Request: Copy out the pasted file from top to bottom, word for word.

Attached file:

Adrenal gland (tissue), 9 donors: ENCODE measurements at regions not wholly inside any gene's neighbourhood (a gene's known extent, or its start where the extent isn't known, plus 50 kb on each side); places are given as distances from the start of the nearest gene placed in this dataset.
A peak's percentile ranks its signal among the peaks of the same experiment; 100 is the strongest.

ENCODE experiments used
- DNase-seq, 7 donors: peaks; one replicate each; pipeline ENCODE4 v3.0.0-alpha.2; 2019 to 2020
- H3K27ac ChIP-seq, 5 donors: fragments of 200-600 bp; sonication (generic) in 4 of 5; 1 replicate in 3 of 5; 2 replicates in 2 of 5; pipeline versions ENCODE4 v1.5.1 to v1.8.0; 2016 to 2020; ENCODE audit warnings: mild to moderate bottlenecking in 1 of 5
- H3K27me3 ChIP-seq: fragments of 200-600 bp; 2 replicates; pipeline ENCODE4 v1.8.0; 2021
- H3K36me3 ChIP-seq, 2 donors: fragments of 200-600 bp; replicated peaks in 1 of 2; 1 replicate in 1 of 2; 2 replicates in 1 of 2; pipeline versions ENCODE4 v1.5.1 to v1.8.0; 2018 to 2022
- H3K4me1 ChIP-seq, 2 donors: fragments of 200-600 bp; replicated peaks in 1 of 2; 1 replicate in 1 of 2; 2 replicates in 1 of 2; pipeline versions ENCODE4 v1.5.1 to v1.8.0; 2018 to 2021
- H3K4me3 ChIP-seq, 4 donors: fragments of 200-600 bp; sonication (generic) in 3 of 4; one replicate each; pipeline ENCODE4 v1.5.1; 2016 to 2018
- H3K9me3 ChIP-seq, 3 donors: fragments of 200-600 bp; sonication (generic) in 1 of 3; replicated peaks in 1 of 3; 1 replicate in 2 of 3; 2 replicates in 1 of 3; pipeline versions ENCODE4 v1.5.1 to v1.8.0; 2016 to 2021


Adrenal gland (tissue), 9 donors: ENCODE measurements at regions not wholly inside any gene's neighbourhood (a gene's known extent, or its start where the extent isn't known, plus 50 kb on each side); places are given as distances from the start of the nearest gene placed in this dataset.
A peak's percentile ranks its signal among the peaks of the same experiment; 100 is the strongest.

ENCODE experiments used
- DNase-seq, 7 donors: peaks; one replicate each; pipeline ENCODE4 v3.0.0-alpha.2; 2019 to 2020
- H3K27ac ChIP-seq, 5 donors: fragments of 200-600 bp; sonication (generic) in 4 of 5; 1 replicate in 3 of 5; 2 replicates in 2 of 5; pipeline versions ENCODE4 v1.5.1 to v1.8.0; 2016 to 2020; ENCODE audit warnings: mild to moderate bottlenecking in 1 of 5
- H3K27me3 ChIP-seq: fragments of 200-600 bp; 2 replicates; pipeline ENCODE4 v1.8.0; 2021
- H3K36me3 ChIP-seq, 2 donors: fragments of 200-600 bp; replicated peaks in 1 of 2; 1 replicate in 1 of 2; 2 replicates in 1 of 2; pipeline versions ENCODE4 v1.5.1 to v1.8.0; 2018 to 2022
- H3K4me1 ChIP-seq, 2 donors: fragments of 200-600 bp; replicated peaks in 1 of 2; 1 replicate in 1 of 2; 2 replicates in 1 of 2; pipeline versions ENCODE4 v1.5.1 to v1.8.0; 2018 to 2021
- H3K4me3 ChIP-seq, 4 donors: fragments of 200-600 bp; sonication (generic) in 3 of 4; one replicate each; pipeline ENCODE4 v1.5.1; 2016 to 2018
- H3K9me3 ChIP-seq, 3 donors: fragments of 200-600 bp; sonication (generic) in 1 of 3; replicated peaks in 1 of 3; 1 replicate in 2 of 3; 2 replicates in 1 of 3; pipeline versions ENCODE4 v1.5.1 to v1.8.0; 2016 to 2021